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Ortiz v Kayanan GR No.

L-32974 (1979)

Even after his good faith ceases, the possessor can still retain the
property (Art 546) until he has been fully reimbursed for all the
necessary and useful expenses made by him on the property
The principal characteristic of the right of retention is its
accessory character. It is accessory to a principal
obligation
Considering that the right of the possessor to receive the
fruits terminates when his good faith ceases, it is
necessary, in order that this right to retain may be useful, to
concede to the creditor the right to secure
reimbursement from the fruits of the property by utilizing
its proceeds for the payment of the interest as well as the
principal of the debt while he remains in possession

Manila Banking Corporation v Teodoro GR No. 53955


(1989)

The character of the transactions between the parties is not


determined by the language used in the document but by their
intention

If it was intended to secure the payment of money, it must


be construed as a pledge
It has been held that a transfer of property by the debtor to
a creditor, even if sufficient to make an absolute
conveyance, should be treated as a pledge if the debt
continues in existence and is not discharged by the
transfer
Obviously, the deed of assignment was intended as collateral
security for the bank loans of appellants (Teodoros), as a
continuing guaranty for whatever sums would be owing by
defendants to plaintiff, as stated in stipulation No. 9 of the deed

In case of doubt as to whether a transaction is a pledge or a


dation in payment, the presumption is in favor of pledge,
the latter being the lesser transmission of rights and
interests

Yan Chu v CA GR No. L-78519 (1989)

The encashment of the deposit certificates was not a pacto


commissorio which is prohibited under Art. 2088 of the Civil Code
A pacto commissorio is a provision for the automatic
appropriation of the pledged or mortgaged property by the
creditor in payment of the loan upon its maturity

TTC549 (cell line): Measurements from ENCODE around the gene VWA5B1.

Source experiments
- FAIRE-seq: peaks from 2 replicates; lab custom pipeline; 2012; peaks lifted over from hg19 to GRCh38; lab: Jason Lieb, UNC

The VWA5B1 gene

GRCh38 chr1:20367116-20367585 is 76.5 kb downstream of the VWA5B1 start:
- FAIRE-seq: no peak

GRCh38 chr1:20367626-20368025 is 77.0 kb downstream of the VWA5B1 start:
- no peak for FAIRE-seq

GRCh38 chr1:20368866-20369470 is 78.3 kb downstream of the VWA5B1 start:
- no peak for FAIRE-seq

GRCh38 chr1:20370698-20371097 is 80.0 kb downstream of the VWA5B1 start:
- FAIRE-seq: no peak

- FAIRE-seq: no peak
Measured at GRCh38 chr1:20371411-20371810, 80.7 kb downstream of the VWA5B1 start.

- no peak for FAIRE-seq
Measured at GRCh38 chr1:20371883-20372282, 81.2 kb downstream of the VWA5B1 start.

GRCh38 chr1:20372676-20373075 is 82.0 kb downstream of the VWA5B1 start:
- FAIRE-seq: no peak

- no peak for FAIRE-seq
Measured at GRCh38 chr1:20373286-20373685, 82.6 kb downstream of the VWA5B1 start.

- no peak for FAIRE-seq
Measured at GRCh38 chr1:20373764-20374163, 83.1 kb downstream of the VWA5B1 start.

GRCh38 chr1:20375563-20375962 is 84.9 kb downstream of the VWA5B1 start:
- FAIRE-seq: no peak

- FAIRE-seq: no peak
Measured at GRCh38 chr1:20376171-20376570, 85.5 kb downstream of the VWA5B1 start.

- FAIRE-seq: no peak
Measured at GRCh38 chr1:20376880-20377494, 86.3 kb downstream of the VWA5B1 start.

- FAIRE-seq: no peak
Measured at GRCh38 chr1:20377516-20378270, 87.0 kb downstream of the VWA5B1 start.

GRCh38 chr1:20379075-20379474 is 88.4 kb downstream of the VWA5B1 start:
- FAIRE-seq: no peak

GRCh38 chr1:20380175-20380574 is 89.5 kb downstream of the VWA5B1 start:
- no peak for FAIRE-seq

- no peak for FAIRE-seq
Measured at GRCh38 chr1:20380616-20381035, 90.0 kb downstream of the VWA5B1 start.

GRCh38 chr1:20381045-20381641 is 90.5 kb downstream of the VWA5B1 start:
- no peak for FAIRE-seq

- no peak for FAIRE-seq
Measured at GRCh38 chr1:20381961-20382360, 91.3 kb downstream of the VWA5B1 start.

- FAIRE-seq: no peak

The prohibition against a pacto commissorio is intended to
protect the obligor, pledgor, or mortgagor against being
overreached by his creditor who holds a pledge or mortgage over
property whose value is much more than the debt
Where, as in this case, the security for the debt is also money
deposited in a bank, the amount of which is even less than the
debt, it was not illegal for the creditor to encash the time
deposit certificates to pay the debtors' overdue obligation, with
the latter's consent

Citibank v Sabeniano GR No. 156132 (2006)


General Requirement of Compensation:
Art. 1278 Compensation shall take place when two persons, in their
own right, are creditors and debtors of each other.
Art. 1279 In order that compensation may be proper, it is necessary;
(1) That each one of the obligors be bound principally, and that
he be at the same time a principal creditor of the other;
(2) That both debts consist in a sum of money, or if the things
due are consumable, they be of the same kind, and also of the
same quality if the latter has been stated;
(3) That the two debts be due;
(4) That they be liquidated and demandable;
(5) That over neither of them there be any retention or
controversy, commenced by third persons and communicated in
due time to the debtor.

Respondent Sabeniano and Citibank were creditor and debtor of


each other;

Citibank was creditor with respect to respondents loan and latter


was creditor with respect to her savings account with Citibank;

As far as her deposit account was concerned, since bank

deposits, whether fixed, savings, or current, should be


considered as simple loan or mutuum by the depositor to the
banking institution;

Both debts consist in sum of money;

Compensation takes place by operation of law, so even in the


absence of express authority from respondent, Citibank had
the right to effect the partial compensation of respondents
outstanding loans with her deposit account